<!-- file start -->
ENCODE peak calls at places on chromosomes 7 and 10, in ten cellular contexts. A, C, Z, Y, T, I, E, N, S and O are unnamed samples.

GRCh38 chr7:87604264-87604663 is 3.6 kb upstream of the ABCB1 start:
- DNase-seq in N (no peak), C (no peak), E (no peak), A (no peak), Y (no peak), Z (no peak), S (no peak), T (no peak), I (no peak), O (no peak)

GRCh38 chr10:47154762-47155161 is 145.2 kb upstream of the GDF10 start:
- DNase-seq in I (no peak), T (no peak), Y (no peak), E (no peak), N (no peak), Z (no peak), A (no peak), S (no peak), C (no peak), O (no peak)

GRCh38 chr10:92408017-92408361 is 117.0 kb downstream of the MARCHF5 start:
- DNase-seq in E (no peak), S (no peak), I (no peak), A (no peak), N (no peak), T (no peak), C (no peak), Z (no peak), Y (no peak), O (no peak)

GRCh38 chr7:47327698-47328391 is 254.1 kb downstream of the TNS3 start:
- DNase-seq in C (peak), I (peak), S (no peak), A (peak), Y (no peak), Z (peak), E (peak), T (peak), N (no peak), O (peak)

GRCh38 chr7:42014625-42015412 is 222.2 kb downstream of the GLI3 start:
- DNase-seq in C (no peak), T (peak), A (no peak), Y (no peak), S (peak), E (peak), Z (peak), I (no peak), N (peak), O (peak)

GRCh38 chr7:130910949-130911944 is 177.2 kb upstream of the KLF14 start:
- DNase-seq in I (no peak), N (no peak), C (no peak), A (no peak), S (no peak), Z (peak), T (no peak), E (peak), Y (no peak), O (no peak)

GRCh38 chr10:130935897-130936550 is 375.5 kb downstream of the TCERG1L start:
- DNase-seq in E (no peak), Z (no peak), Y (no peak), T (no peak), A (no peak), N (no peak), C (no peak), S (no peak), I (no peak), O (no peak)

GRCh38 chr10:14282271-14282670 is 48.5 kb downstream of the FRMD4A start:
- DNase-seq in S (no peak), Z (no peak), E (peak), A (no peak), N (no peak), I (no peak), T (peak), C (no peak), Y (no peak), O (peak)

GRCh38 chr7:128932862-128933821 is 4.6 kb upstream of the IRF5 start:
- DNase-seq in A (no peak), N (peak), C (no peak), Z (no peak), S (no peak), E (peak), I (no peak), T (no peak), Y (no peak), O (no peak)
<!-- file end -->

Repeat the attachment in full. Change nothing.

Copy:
ENCODE peak calls at places on chromosomes 7 and 10, in ten cellular contexts. A, C, Z, Y, T, I, E, N, S and O are unnamed samples.

GRCh38 chr7:87604264-87604663 is 3.6 kb upstream of the ABCB1 start:
- DNase-seq in N (no peak), C (no peak), E (no peak), A (no peak), Y (no peak), Z (no peak), S (no peak), T (no peak), I (no peak), O (no peak)

GRCh38 chr10:47154762-47155161 is 145.2 kb upstream of the GDF10 start:
- DNase-seq in I (no peak), T (no peak), Y (no peak), E (no peak), N (no peak), Z (no peak), A (no peak), S (no peak), C (no peak), O (no peak)

GRCh38 chr10:92408017-92408361 is 117.0 kb downstream of the MARCHF5 start:
- DNase-seq in E (no peak), S (no peak), I (no peak), A (no peak), N (no peak), T (no peak), C (no peak), Z (no peak), Y (no peak), O (no peak)

GRCh38 chr7:47327698-47328391 is 254.1 kb downstream of the TNS3 start:
- DNase-seq in C (peak), I (peak), S (no peak), A (peak), Y (no peak), Z (peak), E (peak), T (peak), N (no peak), O (peak)

GRCh38 chr7:42014625-42015412 is 222.2 kb downstream of the GLI3 start:
- DNase-seq in C (no peak), T (peak), A (no peak), Y (no peak), S (peak), E (peak), Z (peak), I (no peak), N (peak), O (peak)

GRCh38 chr7:130910949-130911944 is 177.2 kb upstream of the KLF14 start:
- DNase-seq in I (no peak), N (no peak), C (no peak), A (no peak), S (no peak), Z (peak), T (no peak), E (peak), Y (no peak), O (no peak)

GRCh38 chr10:130935897-130936550 is 375.5 kb downstream of the TCERG1L start:
- DNase-seq in E (no peak), Z (no peak), Y (no peak), T (no peak), A (no peak), N (no peak), C (no peak), S (no peak), I (no peak), O (no peak)

GRCh38 chr10:14282271-14282670 is 48.5 kb downstream of the FRMD4A start:
- DNase-seq in S (no peak), Z (no peak), E (peak), A (no peak), N (no peak), I (no peak), T (peak), C (no peak), Y (no peak), O (peak)

GRCh38 chr7:128932862-128933821 is 4.6 kb upstream of the IRF5 start:
- DNase-seq in A (no peak), N (peak), C (no peak), Z (no peak), S (no peak), E (peak), I (no peak), T (no peak), Y (no peak), O (no peak)